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  27. Michael N. Forster (2009). Appendix. The Philosophical Investigations. In Wittgenstein on the Arbitrariness of Grammar. Princeton University Press. 189-192.
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  28. Michael N. Forster (2009). A Wittgensteian Anti-Platonism. The Harvard Review of Philosophy 16 (1):58-85.
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  29. Michael N. Forster (2009). Introduction. In Wittgenstein on the Arbitrariness of Grammar. Princeton University Press. 1-4.
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  30. Michael N. Forster (2009). 4. Some Modest Criticisms. In Wittgenstein on the Arbitrariness of Grammar. Princeton University Press. 82-104.
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  31. Michael N. Forster (2009). 2. The Sense in Which Grammar Is Arbitrary. In Wittgenstein on the Arbitrariness of Grammar. Princeton University Press. 21-65.
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  32. Michael N. Forster (2009). 3. The Sense in Which Grammar Is Non-Arbitrary. In Wittgenstein on the Arbitrariness of Grammar. Princeton University Press. 66-81.
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  33. Michael N. Forster (2009). 1. Wittgenstein’s Conception of Grammar. In Wittgenstein on the Arbitrariness of Grammar. Princeton University Press. 7-20.
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  34. Michael N. Forster (2007). Menschen und andere Tiere. Über das Verhältnis von Mensch und Tier bei Tomasello. Deutsche Zeitschrift für Philosophie 55 (5):761-767.
    Der Beitrag handelt von Michael Tomasellos Theorie des Verhältnisses von Mensch und Tier. Tomasellos Theorie wird als ein Beispiel für eine Reihe von Theorien gedeutet, die das betreffende Verhältnis als durch eine Kluft und Überlegenheit gekennzeichnet auffassen. Der Beitrag kritisiert die empirisch-theoretische Begründung dieser Theorie und verdächtigt sie einer bestimmten ideologischen und zwar tierfeindlichen Funktion.
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  35. Michael N. Forster (2006). Socrates' Demand for Definitions. Oxford Studies in Ancient Philosophy 31:1-47.
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  36. Michael N. Forster (2005). Schleiermacher's Hermeneutics. The Harvard Review of Philosophy 13 (1):100-122.
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  37. Michael N. Forster (2005). Wittgenstein on the Arbitrariness of Grammar. Princeton University Press.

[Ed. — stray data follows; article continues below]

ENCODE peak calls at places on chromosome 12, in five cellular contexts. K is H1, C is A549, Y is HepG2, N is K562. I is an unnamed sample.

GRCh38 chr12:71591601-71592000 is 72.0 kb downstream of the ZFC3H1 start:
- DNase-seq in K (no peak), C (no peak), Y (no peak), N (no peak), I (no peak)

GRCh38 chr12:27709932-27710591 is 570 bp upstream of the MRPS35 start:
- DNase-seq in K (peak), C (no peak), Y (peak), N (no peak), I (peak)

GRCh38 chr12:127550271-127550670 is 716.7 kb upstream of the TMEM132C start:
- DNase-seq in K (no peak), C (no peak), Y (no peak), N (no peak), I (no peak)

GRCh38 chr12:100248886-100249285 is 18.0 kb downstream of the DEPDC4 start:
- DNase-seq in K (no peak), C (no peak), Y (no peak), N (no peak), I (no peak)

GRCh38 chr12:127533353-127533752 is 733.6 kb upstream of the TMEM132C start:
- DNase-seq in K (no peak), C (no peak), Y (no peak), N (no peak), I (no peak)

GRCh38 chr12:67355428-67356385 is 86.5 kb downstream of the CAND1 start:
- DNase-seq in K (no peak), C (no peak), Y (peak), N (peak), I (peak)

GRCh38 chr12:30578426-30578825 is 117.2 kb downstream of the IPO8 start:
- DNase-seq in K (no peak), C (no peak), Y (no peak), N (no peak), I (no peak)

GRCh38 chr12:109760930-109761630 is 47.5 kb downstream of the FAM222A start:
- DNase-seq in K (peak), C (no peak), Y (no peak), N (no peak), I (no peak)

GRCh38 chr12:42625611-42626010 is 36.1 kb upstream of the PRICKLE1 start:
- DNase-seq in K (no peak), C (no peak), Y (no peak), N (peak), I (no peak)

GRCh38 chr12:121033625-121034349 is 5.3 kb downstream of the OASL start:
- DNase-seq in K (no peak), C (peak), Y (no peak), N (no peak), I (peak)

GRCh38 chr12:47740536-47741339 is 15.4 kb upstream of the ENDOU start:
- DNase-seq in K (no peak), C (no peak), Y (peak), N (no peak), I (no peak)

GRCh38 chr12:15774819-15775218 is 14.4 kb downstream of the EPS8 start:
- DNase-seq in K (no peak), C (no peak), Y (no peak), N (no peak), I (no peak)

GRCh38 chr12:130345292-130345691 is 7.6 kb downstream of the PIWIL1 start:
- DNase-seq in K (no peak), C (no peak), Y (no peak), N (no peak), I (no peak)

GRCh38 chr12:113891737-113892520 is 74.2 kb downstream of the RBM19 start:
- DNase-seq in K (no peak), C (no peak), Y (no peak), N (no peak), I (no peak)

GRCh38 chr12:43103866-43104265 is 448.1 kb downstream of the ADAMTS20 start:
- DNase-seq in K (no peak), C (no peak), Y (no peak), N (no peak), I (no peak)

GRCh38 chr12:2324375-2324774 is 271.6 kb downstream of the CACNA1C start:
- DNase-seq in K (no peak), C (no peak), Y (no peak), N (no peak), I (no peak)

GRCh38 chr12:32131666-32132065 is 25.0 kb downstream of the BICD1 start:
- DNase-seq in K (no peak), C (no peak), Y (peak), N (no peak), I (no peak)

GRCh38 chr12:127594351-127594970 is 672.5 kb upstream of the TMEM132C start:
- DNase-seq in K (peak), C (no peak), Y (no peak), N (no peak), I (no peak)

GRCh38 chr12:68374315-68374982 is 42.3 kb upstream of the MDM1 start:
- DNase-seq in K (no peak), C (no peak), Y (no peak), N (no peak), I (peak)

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  38. Michael N. Forster (2003). Gods, Animals, and Artists: Some Problem Cases in Herder's Philosophy of Language. Inquiry 46 (1):65 – 96.
    Herder already very early in his career, in the 1760s, established two vitally important and epoch-making principles in the philosophy of language: that thought is essentially dependent on and bounded by language; and that meanings or concepts should be identified - not with such items as the referents involved, Platonic forms, or empiricist 'ideas' - but with word-usages. What did Herder do for an encore? His Treatise on the Origin of Language from 1772 might seem the natural place to look (...)
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  39. Michael N. Forster (2002). Herder's Philosophy of Language, Interpretation, and Translation: Three Fundamental Principles. Review of Metaphysics 56 (2):323 - 356.
  40. Johann Gottfried Herder & Michael N. Forster (2002). Johann Gottfried von Herder Philosophical Writings. Monograph Collection (Matt - Pseudo).
     
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  41. Michael N. Forster (1998). Hegel's Idea of a Phenomenology of Spirit. University of Chicago Press.
    In Hegel's Idea of a Phenomenology of Spirit, Michael N. Forster advances an original reading of the work.
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  42. Michael N. Forster (1998). On the Very Idea of Denying the Existence of Radically Different Conceptual Schemes. Inquiry 41 (2):133 – 185.
    It has become very popular among philosophers to attempt to discredit, or at least set severe limits to, the thesis that there exist conceptual schemes radically different from ours. This fashion is misconceived. Philosophers have attempted to justify it in two main ways: by means of arguments which are a priorist relative to the relevant linguistic and textual evidence (and either independent of or based upon positive theories of meaning, understanding, and interpretation); and by means of arguments which are a (...)
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  43. Michael N. Forster (1989). Hegel and Skepticism. Harvard University Press.
    This book should cause a re-evaluation of Hegel, and German Idealism generally, and contribute to a re-evaluation of the skeptical tradition in philosophy.
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  44. Michael N. Forster, Herder and Spinoza.
    What was the source of this great flowering? Much of the credit for it has tended to go to Jacobi and Mendelssohn, who in 1785 began a famous public dispute concerning the question whether or not Lessing had been a Spinozist, as Jacobi alleged Lessing had admitted to him shortly before his death in 1781. But Jacobi and Mendelssohn were both negatively disposed towards Spinoza. In On the Doctrine of Spinoza in Letters to Mr.